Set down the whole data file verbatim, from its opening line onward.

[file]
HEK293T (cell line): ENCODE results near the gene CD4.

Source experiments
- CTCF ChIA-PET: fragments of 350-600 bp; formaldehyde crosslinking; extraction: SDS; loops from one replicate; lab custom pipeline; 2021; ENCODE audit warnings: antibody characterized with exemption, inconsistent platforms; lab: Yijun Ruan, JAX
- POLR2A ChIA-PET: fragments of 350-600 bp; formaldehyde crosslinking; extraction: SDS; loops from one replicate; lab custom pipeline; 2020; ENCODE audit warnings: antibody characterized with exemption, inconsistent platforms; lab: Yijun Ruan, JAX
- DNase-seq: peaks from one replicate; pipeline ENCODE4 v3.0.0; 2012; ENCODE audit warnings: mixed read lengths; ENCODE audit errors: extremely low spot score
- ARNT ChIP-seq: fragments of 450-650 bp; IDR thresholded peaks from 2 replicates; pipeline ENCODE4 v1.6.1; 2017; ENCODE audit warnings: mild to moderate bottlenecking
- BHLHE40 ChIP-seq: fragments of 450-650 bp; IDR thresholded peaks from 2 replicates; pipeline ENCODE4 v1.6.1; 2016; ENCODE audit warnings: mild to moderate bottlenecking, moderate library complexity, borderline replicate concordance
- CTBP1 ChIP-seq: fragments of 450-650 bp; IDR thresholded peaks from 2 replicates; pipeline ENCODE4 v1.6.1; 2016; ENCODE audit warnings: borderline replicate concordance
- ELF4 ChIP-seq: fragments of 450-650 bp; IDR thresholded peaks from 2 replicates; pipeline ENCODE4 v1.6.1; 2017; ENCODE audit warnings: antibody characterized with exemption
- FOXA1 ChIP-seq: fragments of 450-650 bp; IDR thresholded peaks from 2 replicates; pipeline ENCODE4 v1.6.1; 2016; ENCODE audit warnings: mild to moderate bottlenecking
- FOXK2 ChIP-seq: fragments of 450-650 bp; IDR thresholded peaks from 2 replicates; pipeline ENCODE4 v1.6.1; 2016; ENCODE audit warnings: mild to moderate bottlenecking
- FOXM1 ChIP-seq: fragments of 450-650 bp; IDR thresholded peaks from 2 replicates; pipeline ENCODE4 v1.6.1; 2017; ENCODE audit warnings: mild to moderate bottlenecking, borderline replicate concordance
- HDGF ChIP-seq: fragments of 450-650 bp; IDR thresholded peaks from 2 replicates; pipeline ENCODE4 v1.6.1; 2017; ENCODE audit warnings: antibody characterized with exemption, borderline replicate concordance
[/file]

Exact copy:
HEK293T (cell line): ENCODE results near the gene CD4.

Source experiments
- CTCF ChIA-PET: fragments of 350-600 bp; formaldehyde crosslinking; extraction: SDS; loops from one replicate; lab custom pipeline; 2021; ENCODE audit warnings: antibody characterized with exemption, inconsistent platforms; lab: Yijun Ruan, JAX
- POLR2A ChIA-PET: fragments of 350-600 bp; formaldehyde crosslinking; extraction: SDS; loops from one replicate; lab custom pipeline; 2020; ENCODE audit warnings: antibody characterized with exemption, inconsistent platforms; lab: Yijun Ruan, JAX
- DNase-seq: peaks from one replicate; pipeline ENCODE4 v3.0.0; 2012; ENCODE audit warnings: mixed read lengths; ENCODE audit errors: extremely low spot score
- ARNT ChIP-seq: fragments of 450-650 bp; IDR thresholded peaks from 2 replicates; pipeline ENCODE4 v1.6.1; 2017; ENCODE audit warnings: mild to moderate bottlenecking
- BHLHE40 ChIP-seq: fragments of 450-650 bp; IDR thresholded peaks from 2 replicates; pipeline ENCODE4 v1.6.1; 2016; ENCODE audit warnings: mild to moderate bottlenecking, moderate library complexity, borderline replicate concordance
- CTBP1 ChIP-seq: fragments of 450-650 bp; IDR thresholded peaks from 2 replicates; pipeline ENCODE4 v1.6.1; 2016; ENCODE audit warnings: borderline replicate concordance
- ELF4 ChIP-seq: fragments of 450-650 bp; IDR thresholded peaks from 2 replicates; pipeline ENCODE4 v1.6.1; 2017; ENCODE audit warnings: antibody characterized with exemption
- FOXA1 ChIP-seq: fragments of 450-650 bp; IDR thresholded peaks from 2 replicates; pipeline ENCODE4 v1.6.1; 2016; ENCODE audit warnings: mild to moderate bottlenecking
- FOXK2 ChIP-seq: fragments of 450-650 bp; IDR thresholded peaks from 2 replicates; pipeline ENCODE4 v1.6.1; 2016; ENCODE audit warnings: mild to moderate bottlenecking
- FOXM1 ChIP-seq: fragments of 450-650 bp; IDR thresholded peaks from 2 replicates; pipeline ENCODE4 v1.6.1; 2017; ENCODE audit warnings: mild to moderate bottlenecking, borderline replicate concordance
- HDGF ChIP-seq: fragments of 450-650 bp; IDR thresholded peaks from 2 replicates; pipeline ENCODE4 v1.6.1; 2017; ENCODE audit warnings: antibody characterized with exemption, borderline replicate concordance